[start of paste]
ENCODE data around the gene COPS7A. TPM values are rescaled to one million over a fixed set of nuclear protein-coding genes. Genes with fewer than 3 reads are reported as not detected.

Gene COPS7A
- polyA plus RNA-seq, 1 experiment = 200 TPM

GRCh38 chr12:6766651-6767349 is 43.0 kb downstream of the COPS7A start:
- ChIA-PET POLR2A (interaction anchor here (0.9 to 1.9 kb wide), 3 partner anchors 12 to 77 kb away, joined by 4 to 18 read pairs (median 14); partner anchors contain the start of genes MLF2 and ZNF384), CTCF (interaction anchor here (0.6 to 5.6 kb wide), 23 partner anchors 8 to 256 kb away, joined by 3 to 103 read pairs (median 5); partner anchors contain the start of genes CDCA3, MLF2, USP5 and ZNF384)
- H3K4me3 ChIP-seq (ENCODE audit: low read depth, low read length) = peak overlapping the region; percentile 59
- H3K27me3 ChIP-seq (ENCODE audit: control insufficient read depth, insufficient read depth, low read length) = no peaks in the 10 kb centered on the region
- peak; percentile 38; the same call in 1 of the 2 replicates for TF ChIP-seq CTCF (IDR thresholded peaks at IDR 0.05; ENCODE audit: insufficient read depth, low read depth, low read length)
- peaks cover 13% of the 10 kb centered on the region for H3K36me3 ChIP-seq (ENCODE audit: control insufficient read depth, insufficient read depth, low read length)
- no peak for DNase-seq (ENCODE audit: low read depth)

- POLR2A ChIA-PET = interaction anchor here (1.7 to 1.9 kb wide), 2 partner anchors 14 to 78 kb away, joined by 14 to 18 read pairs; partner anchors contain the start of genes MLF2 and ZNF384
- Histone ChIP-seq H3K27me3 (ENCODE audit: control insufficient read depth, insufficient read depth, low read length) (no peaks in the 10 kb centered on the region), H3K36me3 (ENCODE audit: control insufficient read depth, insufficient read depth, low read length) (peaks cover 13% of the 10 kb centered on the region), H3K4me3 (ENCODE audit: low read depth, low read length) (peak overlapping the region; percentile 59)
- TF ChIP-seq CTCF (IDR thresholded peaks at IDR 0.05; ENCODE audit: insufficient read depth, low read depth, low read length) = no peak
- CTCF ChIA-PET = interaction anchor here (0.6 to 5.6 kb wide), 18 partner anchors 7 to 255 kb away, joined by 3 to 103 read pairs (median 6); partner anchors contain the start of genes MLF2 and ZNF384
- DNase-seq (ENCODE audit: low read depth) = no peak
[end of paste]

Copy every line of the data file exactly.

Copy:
ENCODE data around the gene COPS7A. TPM values are rescaled to one million over a fixed set of nuclear protein-coding genes. Genes with fewer than 3 reads are reported as not detected.

Gene COPS7A
- polyA plus RNA-seq, 1 experiment = 200 TPM

GRCh38 chr12:6766651-6767349 is 43.0 kb downstream of the COPS7A start:
- ChIA-PET POLR2A (interaction anchor here (0.9 to 1.9 kb wide), 3 partner anchors 12 to 77 kb away, joined by 4 to 18 read pairs (median 14); partner anchors contain the start of genes MLF2 and ZNF384), CTCF (interaction anchor here (0.6 to 5.6 kb wide), 23 partner anchors 8 to 256 kb away, joined by 3 to 103 read pairs (median 5); partner anchors contain the start of genes CDCA3, MLF2, USP5 and ZNF384)
- H3K4me3 ChIP-seq (ENCODE audit: low read depth, low read length) = peak overlapping the region; percentile 59
- H3K27me3 ChIP-seq (ENCODE audit: control insufficient read depth, insufficient read depth, low read length) = no peaks in the 10 kb centered on the region
- peak; percentile 38; the same call in 1 of the 2 replicates for TF ChIP-seq CTCF (IDR thresholded peaks at IDR 0.05; ENCODE audit: insufficient read depth, low read depth, low read length)
- peaks cover 13% of the 10 kb centered on the region for H3K36me3 ChIP-seq (ENCODE audit: control insufficient read depth, insufficient read depth, low read length)
- no peak for DNase-seq (ENCODE audit: low read depth)

- POLR2A ChIA-PET = interaction anchor here (1.7 to 1.9 kb wide), 2 partner anchors 14 to 78 kb away, joined by 14 to 18 read pairs; partner anchors contain the start of genes MLF2 and ZNF384
- Histone ChIP-seq H3K27me3 (ENCODE audit: control insufficient read depth, insufficient read depth, low read length) (no peaks in the 10 kb centered on the region), H3K36me3 (ENCODE audit: control insufficient read depth, insufficient read depth, low read length) (peaks cover 13% of the 10 kb centered on the region), H3K4me3 (ENCODE audit: low read depth, low read length) (peak overlapping the region; percentile 59)
- TF ChIP-seq CTCF (IDR thresholded peaks at IDR 0.05; ENCODE audit: insufficient read depth, low read depth, low read length) = no peak
- CTCF ChIA-PET = interaction anchor here (0.6 to 5.6 kb wide), 18 partner anchors 7 to 255 kb away, joined by 3 to 103 read pairs (median 6); partner anchors contain the start of genes MLF2 and ZNF384
- DNase-seq (ENCODE audit: low read depth) = no peak